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Published: 1999/07/15
by Benjy Eisen

24 Questions – Russ Lawton on Trey Tour, Jam Bands, and Jewel

16. What do you make of some of these younger jam bands? Are there any in particular that stand out to you?

Let’s see. We’ve played with a bunch of them…I’m trying to see who else…the Slip really, those guys are cool. I’m trying to think now, cause we’ve done a bunch of these shows and…well, I saw Galactic and I like those guys. I can’t think of any others off the top of my head. I’ll have to come back on that one. But there’s definitely a lot of guys trying to do something, you know? That whole scene is really cool. Some rise up and some don’t. Some should rise up and they don’t for whatever reason.

Especially a lot of the jazz cats who have influenced the jam band scene. Groups like Medeski Martin and Wood who have put more of a groove behind it.

Yeah. You know, they did the Scofield record and we played with them when we did the Autumn Equinox Festival in Maryland. Four years ago did you ever think he’d be playing on the jam band circuit? You know what I mean? Not to put him down, but…

Well none of the jam kids knew about him until Medeski.

And that’s the cool side about it. I mean sometimes it’s like, ‘Okay what qualifies?’ I know being in Boston, nobody was giving us any airplay. I remember one radio station said ‘Well you guys just aren’t hard edged enough’ and I’m like [makes a face]. I mean, everybody’s just trying to keep their job and fit in on the radio and this and that but it’s just…sometimes it’s like ‘This band’s a jam band and this isn’t’ and I don’t know man – it’s such a funny business. Everybody’s got their opinion. There’s this really good book called ‘Hit Men’. It’s a really good book, if you ever get a chance to read it. And then at the end of it, it’s talking about A&R guys and one guy goes, ‘When it comes right down to it, nobody really knows.’

I mean, who would’ve ever thought that this whole jam band thing would take off? People don’t know. It’s just when you least expect it. I can remember when I was with this band The Natives. Gene Simmons [of Kiss] has a label and he was really into our band. He was dropping our tape. It was like a two-part deal – he signed us and then we’d get like Columbia to put it out or something. And he was dropping our tape and all these record people came down from New York and everybody was like, ‘Um, I guess women in rock is just not happening right now.’ This is 1987, ’88, ’89. And can you believe, I mean, now – you can’t get away from it! And it’s probably going to level off a little bit but those were the comments we were getting. Same thing! And Mary Amsterbrook is as good as a songwriter as Sarah McLaughlin or any of those people. She’s way better than Jewel.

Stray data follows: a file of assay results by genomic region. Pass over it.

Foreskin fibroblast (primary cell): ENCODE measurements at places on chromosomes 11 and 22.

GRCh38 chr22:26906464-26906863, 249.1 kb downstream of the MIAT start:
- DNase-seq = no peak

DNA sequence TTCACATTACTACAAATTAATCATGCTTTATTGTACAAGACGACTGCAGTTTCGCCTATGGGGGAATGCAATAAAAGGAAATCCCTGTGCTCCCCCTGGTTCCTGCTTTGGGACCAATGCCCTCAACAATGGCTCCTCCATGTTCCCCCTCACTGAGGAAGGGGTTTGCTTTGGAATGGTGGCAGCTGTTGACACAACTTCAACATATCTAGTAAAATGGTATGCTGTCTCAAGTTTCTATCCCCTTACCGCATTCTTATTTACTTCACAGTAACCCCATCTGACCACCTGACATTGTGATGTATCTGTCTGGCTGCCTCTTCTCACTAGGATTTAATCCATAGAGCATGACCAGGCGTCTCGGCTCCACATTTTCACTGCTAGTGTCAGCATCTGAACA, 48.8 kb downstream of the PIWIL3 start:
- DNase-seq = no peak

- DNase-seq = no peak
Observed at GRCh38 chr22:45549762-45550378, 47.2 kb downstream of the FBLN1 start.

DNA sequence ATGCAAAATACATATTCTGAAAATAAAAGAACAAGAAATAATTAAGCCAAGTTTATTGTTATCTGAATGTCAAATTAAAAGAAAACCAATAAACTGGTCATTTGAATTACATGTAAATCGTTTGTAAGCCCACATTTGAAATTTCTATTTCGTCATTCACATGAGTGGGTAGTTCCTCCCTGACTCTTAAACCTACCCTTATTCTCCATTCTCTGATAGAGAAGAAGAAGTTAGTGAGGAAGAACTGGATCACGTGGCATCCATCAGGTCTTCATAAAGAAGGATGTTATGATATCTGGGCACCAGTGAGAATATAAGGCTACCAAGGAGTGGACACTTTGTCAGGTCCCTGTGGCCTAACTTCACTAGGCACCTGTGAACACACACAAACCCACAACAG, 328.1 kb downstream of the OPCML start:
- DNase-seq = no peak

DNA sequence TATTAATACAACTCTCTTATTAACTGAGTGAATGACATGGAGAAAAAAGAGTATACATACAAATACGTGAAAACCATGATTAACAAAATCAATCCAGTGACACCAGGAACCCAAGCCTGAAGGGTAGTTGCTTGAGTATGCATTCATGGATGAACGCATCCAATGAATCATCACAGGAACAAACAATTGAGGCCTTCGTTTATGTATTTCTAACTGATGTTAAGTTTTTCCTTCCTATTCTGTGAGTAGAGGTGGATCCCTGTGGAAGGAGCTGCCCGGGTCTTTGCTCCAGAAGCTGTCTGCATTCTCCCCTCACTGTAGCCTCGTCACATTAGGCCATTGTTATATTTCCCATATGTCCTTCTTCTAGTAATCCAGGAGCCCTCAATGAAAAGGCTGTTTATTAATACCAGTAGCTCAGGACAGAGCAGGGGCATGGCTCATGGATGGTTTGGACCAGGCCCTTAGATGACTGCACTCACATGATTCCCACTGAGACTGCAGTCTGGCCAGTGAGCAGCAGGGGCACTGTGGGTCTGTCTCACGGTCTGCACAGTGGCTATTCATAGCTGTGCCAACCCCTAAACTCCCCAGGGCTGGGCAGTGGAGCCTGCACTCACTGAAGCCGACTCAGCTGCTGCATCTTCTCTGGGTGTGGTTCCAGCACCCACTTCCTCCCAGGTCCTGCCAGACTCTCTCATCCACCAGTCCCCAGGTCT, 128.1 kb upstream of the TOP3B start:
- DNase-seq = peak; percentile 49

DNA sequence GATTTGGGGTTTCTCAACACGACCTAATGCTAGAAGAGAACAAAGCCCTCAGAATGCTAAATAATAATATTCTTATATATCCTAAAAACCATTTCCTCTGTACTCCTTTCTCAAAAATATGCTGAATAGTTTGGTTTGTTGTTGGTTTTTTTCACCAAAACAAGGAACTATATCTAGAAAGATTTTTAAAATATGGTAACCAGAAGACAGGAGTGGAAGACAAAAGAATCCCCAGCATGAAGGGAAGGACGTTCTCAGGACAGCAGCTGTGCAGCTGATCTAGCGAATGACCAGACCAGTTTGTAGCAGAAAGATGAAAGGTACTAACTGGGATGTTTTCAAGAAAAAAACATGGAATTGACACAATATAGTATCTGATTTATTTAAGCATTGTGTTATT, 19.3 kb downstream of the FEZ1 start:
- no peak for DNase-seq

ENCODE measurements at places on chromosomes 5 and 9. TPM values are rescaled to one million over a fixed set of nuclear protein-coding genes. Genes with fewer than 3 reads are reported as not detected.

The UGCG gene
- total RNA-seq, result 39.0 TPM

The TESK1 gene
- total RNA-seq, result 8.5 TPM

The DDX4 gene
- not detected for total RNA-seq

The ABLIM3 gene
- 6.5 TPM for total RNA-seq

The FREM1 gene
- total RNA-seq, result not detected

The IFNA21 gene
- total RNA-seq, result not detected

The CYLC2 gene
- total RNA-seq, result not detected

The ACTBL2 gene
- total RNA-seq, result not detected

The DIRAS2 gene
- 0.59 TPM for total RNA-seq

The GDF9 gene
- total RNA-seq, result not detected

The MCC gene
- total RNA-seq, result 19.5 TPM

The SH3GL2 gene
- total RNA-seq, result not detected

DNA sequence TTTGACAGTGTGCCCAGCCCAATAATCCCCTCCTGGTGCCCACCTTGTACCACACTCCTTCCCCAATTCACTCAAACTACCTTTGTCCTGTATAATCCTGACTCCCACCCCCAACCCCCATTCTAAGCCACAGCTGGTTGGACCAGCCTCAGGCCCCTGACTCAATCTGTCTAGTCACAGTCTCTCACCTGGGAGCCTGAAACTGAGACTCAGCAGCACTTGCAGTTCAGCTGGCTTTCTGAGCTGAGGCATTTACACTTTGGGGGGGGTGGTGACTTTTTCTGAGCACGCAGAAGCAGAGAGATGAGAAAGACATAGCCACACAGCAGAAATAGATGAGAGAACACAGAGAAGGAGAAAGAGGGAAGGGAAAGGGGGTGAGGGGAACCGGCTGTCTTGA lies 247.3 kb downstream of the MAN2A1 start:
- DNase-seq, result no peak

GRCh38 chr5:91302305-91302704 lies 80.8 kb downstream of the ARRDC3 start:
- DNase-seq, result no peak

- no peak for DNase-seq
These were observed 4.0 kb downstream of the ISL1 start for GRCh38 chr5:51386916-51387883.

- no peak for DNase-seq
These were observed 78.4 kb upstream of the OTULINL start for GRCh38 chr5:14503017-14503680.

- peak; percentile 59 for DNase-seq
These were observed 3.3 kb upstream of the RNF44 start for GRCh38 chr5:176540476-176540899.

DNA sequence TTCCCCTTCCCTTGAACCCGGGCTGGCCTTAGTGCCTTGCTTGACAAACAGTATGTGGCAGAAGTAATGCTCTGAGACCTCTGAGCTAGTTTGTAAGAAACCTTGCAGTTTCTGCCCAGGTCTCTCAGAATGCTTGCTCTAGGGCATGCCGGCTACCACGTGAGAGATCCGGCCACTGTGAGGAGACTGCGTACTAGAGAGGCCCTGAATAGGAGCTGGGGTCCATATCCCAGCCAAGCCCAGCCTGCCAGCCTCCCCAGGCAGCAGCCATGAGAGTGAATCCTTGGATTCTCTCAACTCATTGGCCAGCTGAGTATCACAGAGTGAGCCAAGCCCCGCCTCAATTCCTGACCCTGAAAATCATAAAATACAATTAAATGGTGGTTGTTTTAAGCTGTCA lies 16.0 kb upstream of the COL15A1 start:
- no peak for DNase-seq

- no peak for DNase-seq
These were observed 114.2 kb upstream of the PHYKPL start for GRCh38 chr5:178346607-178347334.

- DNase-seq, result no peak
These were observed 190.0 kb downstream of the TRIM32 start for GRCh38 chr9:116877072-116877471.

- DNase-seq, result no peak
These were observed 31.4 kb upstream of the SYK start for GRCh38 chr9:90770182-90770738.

17. This tour is a tour of theaters and mid-sized venues. How are they different to play, acoustically, than clubs?

At first you think you have to play harder and you may play a little bit harder just ‘cause the sound’s got somewhere to go, but you’ve got such a great system. We’ve got this guy Bruno on the monitors and Paul [Languedoc] out front and all the sudden you realize that – it happens pretty quickly – you can do the same thing, but you’ve got all the head room, man. And so it’s pretty much the same. If anything, if I have no monitors, I might hit harder, you know?

18. What about versus playing outdoors at festivals?

Well it’s funny because we did the first theater, and then the second one I was like, ‘Yeah, this theater sounds better than last night’s.’ It’s funny that you’re saying that but it’s like even the theaters have their better sounds. You can go ‘This club sucks, it sounds awful!’ or at a place like The Higher Ground where it’s like ‘Oh that sounds really good’ – it’s the same thing. It’s the same odds sometimes…better odds I think, but you’re still definitely dealing with it.

19. You’re singing on this tour?

Yeah. Back-ups. And the whole Gordon Stone tour I was on the back of the van working on my harmony parts. I bought a little walkman – I just wore the thing out.

‘Cause I never did a whole lot of that. I did a little bit of harmony but when you’re playing drums you can’t go like ‘Okay it’s the root’ and then play the F chord – I can’t cheat man. I’ve got to know them by heart. I’m up on the drums. Some parts come easier than others. And I wanted to do a really good job; I wanted to nail it man. It’s important.

20. Every time you do any different project, you always pull something away from it with you. What do you think you’ve learned specifically from playing with Trey and Tony.